The Post-American World

Henry Ford. Motor City. Cadillac. The drive-thru window. “Happy motoring,” as J.H. Kunstler likes to say. They will always have their roots in America, but today it is official — China is their new home.

12.7 million cars and trucks will be sold in China in 2009, says a report today from J.D. Power and Associates. That’s an incredible 44% growth from 2008 and — perhaps more notably — far larger than the 10.3 million sales forecast for the US.

It’s not entirely America’s fault… of course, the U.S. is mired in the Great Recession while China is booming (bubbling, if you ask some). China’s got about a billion more people over there too, which might help. But it’s time to face the music: The future of the auto industry — and many others — is in China. We represent its aging past.

Along the same lines, US patent filings fell in 2009 for the first time in 13 years, says a preliminary report from the US Patent and Trademark Office. Filings fell 2.3% this year, the first downturn since 1996. The really interesting part: In 2009, the United States issued 6.3% more patents to inventors and businesses in foreign nations.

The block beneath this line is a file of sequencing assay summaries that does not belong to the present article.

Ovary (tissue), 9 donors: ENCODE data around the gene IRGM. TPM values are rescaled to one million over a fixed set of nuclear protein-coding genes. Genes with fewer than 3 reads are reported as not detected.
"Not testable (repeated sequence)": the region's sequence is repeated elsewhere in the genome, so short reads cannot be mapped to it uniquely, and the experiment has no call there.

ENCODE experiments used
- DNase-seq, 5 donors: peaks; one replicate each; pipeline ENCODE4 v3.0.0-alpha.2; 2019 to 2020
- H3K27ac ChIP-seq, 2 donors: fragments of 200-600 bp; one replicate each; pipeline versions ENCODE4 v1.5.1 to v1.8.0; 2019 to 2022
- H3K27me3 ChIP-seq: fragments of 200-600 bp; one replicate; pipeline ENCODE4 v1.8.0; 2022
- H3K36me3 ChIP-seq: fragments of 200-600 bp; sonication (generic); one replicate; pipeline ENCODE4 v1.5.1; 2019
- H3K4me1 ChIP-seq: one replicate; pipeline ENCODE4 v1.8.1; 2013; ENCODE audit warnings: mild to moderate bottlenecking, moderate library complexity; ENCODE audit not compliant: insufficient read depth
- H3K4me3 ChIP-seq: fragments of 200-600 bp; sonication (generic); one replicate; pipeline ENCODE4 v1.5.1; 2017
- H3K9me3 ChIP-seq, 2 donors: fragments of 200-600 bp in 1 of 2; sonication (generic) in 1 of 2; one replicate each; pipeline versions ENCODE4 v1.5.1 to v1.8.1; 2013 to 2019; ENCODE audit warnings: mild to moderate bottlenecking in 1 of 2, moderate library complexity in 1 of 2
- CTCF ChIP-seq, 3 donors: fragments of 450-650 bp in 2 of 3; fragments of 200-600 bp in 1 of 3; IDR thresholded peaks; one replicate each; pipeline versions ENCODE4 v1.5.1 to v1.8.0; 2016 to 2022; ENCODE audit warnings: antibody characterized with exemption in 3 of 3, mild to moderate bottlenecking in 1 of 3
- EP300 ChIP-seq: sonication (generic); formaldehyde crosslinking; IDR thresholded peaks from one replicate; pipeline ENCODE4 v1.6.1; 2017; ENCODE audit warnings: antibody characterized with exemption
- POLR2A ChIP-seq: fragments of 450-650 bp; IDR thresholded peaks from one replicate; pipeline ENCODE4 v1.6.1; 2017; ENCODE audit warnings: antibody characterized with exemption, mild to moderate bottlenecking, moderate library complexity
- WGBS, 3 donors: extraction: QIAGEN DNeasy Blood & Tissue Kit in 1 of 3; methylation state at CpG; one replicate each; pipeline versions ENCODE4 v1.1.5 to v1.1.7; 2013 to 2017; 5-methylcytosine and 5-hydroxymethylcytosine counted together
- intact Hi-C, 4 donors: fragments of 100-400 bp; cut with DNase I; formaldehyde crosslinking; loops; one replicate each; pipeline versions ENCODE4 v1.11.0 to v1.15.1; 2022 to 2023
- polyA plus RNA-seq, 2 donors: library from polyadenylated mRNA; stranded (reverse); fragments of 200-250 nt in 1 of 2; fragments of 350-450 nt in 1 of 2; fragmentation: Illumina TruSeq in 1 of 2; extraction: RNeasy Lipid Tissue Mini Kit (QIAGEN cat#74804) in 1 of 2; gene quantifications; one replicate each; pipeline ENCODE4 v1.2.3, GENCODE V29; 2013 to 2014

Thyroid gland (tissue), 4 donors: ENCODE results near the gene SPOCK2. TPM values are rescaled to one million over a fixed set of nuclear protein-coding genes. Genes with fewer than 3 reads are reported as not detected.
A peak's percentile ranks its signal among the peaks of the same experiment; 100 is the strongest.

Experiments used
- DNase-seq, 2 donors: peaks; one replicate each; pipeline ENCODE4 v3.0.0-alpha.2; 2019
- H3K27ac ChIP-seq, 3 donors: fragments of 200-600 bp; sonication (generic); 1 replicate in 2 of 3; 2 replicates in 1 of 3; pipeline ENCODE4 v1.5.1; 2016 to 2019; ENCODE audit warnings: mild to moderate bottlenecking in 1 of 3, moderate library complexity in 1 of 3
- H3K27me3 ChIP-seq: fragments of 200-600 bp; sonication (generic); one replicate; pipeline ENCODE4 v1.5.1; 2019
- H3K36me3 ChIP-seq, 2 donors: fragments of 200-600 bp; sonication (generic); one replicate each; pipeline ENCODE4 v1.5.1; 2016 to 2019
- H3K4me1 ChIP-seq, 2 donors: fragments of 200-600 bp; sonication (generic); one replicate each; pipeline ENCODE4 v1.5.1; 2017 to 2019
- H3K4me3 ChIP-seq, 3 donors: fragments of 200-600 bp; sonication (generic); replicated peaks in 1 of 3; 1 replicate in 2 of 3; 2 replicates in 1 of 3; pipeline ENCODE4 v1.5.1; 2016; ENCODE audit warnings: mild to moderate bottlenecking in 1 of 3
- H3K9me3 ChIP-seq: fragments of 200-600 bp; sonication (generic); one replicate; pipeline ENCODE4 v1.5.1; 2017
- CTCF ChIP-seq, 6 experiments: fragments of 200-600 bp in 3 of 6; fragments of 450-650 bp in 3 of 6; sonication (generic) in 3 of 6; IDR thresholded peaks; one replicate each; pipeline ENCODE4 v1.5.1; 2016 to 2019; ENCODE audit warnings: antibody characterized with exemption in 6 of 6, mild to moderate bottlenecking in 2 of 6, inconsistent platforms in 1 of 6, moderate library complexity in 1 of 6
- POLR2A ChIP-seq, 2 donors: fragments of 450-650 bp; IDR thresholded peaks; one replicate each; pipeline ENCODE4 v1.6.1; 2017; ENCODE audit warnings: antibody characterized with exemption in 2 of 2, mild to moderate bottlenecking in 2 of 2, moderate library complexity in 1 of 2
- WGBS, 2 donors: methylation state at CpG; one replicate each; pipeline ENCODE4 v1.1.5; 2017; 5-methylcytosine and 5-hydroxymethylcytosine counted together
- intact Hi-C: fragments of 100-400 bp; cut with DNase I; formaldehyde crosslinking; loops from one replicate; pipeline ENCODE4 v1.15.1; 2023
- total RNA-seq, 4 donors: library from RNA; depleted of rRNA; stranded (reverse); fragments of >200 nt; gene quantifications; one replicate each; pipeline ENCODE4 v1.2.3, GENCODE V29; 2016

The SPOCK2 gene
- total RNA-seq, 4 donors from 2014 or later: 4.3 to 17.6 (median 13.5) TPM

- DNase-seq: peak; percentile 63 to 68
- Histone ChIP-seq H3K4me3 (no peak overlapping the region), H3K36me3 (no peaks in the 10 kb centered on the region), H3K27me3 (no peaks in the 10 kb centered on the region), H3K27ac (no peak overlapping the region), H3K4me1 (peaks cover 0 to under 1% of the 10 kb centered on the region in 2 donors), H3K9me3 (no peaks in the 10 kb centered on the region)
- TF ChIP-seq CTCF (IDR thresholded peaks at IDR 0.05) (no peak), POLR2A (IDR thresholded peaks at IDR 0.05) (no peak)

So where is the new focus of the US? Where are we devoting our resources? Here’s the scoop straight from USA Today… if you think you might throw up, stop reading:

“The number of federal workers earning six-figure salaries has exploded during the recession, according to a USA Today analysis of federal salary data.

“Federal employees making salaries of $100,000 or more jumped from 14% to 19% of civil servants during the recession’s first 18 months — and that’s before overtime pay and bonuses are counted.

“Federal workers are enjoying an extraordinary boom time — in pay and hiring — during a recession that has cost 7.3 million jobs in the private sector.

“The highest-paid federal employees are doing best of all on salary increases. Defense Department civilian employees earning $150,000 or more increased from 1,868 in December 2007 to 10,100 in June 2009, the most recent figure available.

“When the recession started, the Transportation Department had only one person earning a salary of $170,000 or more. Eighteen months later, 1,690 employees had salaries above $170,000.”

At college, your editor took a few law classes (it was a phase). We remember a phrase judges threw around a lot, especially in situations of gross injustice or patent obscenity: As they would say, this “shocks the conscience.”

The Daily Reckoning